UK construction sector growth eases
07 January 2022
Growth in the UK’s construction sector slowed in the last quarter of 2021, with continuing disruption to supply chain logistics still causing difficulties across the sector, according to research from IHS Markit.
The London-based company’s latest PMI (Purchase Managers’ Index) report revealed that revealed that although the rate of growth in the sector had declined slightly since last September, it still represented “another solid increase in business activity across the UK construction sector”.
Carried out in partnership with the Chartered Institute of Procurement & Supply (CIPS), the PMI report comprises monthly survey data from 150 private sector companies.
Analysis of the survey data revealed a seasonally adjusted UK Construction PMI Total Activity Index figure of 54.3 for December 2021. Although this “reading was down from 55.5 in November and “signalled the weakest rate of expansion for three months”, it was still above the 50.0 no-change threshold.
The PMI report said, “Residential construction activity saw the strongest growth (index at 55.3) and was the only category to gain momentum in December. Commercial building lost its position as the best performing segment, with the recovery easing to its lowest since September (index at 53.6).
“Meanwhile, civil engineering activity decreased slightly at the end of 2021 (index at 49.1), which ended a nine-month period of expansion.”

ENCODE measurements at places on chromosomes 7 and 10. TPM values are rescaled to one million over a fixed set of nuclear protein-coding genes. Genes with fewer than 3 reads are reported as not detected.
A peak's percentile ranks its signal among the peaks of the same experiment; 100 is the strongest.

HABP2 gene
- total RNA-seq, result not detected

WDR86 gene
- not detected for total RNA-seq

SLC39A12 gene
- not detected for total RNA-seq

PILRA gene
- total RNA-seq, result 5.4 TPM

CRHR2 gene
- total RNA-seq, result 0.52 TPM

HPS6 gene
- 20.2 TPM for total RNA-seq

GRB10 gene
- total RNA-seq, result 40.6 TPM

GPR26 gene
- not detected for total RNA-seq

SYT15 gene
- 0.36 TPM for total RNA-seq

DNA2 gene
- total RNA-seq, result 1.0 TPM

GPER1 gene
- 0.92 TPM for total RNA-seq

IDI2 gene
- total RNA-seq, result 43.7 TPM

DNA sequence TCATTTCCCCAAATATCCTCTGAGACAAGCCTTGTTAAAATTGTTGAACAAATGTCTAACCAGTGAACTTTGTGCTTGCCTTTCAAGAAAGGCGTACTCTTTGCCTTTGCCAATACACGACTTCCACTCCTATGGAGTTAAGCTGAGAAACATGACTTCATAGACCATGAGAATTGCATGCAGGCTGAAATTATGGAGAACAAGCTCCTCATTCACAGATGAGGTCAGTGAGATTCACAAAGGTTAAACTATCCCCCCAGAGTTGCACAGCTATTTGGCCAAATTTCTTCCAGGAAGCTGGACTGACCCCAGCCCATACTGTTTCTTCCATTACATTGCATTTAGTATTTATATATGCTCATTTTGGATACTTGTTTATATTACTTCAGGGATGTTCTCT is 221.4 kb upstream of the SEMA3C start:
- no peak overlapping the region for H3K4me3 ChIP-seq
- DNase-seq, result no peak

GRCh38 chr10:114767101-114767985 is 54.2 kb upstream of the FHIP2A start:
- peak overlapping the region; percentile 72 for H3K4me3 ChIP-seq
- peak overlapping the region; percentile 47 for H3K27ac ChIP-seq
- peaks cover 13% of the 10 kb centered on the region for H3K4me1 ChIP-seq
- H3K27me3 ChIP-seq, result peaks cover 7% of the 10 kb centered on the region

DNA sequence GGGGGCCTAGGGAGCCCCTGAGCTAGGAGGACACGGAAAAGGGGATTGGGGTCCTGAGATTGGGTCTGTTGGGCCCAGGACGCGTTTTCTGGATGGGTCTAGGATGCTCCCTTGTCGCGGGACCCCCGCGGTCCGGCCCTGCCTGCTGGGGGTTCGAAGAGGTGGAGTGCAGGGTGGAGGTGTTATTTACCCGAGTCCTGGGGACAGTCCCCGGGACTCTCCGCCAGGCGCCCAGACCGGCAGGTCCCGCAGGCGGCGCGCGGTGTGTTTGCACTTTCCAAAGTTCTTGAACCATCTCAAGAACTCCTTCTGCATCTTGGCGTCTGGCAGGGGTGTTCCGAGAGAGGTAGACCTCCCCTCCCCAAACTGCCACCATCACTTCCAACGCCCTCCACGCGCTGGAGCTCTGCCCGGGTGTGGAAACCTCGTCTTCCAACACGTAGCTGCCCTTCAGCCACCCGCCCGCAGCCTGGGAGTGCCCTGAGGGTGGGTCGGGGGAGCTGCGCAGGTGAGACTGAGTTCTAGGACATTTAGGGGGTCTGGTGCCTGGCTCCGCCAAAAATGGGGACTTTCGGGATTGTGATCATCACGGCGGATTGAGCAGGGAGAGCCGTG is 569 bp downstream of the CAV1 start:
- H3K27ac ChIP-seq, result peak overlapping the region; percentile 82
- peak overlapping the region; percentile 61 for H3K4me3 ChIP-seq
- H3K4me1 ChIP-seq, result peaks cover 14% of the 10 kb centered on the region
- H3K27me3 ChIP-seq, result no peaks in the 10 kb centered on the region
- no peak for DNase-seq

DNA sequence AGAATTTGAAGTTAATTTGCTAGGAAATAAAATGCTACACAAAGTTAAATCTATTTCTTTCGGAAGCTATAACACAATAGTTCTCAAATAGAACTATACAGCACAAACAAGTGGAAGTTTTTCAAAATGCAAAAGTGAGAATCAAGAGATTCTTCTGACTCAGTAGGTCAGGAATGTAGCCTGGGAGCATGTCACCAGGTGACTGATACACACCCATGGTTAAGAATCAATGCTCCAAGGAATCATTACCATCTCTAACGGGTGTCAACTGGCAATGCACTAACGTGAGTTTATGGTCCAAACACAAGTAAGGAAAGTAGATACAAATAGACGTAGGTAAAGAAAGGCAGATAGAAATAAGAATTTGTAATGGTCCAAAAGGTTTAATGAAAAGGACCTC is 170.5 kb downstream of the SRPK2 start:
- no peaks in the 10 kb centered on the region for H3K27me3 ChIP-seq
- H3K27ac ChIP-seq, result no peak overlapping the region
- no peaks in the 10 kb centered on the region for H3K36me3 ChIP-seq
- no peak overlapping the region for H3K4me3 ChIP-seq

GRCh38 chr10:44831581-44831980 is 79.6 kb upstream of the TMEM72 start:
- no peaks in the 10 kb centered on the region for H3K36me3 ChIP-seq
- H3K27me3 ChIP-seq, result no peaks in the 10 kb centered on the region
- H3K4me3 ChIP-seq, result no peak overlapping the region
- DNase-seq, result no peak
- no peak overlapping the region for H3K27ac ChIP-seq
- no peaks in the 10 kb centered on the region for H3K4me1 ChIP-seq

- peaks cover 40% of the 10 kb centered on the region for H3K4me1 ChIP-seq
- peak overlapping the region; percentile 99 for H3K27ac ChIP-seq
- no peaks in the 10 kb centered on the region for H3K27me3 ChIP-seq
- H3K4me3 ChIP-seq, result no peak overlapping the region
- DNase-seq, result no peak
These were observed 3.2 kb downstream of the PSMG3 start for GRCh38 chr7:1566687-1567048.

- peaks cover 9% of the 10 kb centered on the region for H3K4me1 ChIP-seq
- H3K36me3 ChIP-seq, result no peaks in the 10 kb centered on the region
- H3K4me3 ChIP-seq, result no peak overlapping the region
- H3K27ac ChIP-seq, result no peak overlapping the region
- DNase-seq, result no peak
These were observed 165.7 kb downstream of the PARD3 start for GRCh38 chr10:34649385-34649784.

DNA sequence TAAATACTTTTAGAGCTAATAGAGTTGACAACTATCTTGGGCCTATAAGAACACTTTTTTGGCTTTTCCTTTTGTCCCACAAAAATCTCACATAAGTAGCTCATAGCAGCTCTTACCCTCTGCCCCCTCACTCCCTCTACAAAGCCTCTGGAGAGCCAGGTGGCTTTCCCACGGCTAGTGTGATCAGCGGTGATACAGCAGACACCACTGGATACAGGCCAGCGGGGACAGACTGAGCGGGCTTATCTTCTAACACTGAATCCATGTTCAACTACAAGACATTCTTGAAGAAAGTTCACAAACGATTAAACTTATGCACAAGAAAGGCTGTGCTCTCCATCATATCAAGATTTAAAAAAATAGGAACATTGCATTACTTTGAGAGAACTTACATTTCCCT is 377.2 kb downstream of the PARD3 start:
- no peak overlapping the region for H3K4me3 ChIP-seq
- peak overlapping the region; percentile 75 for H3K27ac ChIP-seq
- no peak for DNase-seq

On the positive side of things, the survey data found that construction sector suppliers have now caught up on the backlog of orders.
This indicated that “an improved alignment between demand and supply helped to soften inflationary pressures at the end of 2021,” the report said.
Commenting on the report, Duncan Brock, Group Director at the Chartered Institute of Procurement & Supply, said, “Though the overall index moved down slightly in December there was light at the end of the tunnel for builders in terms of the strongest order numbers since August, reduced pressure on business costs and some improved delivery times for essential materials.”
While the survey report also found that 51% of companies were expecting business to increase in 2022 and just 9% were predicting a decline, this ‘optimism was the joint-lowest reported since January 2021”.
The ongoing uncertainty surrounding the Omicron variant of Covid-19, rising costs and continuing transport issues were found to be the main causes of concern for construction sector firms.
“It was shipping delays and haulage shortages that remained the significant gripes in the industry as over a third of supply chain managers faced longer wait times,” said Brock.
“Though this was an improvement on the previous month and the best since November 2020, it was still a factor affecting builders’ forecasts for 2022 as business optimism fell to the joint-lowest for almost a year.”
Tim Moore, Director at IHS Markit, added that while the worst of the supply chain delays seemed to have passed, “some firms commented on disruption from rising COVID-19 cases, while others noted a lack of new work to sustain the rapid growth rates seen earlier in 2021.”
According to the PMI report, some respondents said they thought the increase in Covid-19 cases and the resulting tightening of pandemic restrictions had hindered the recovery of businesses.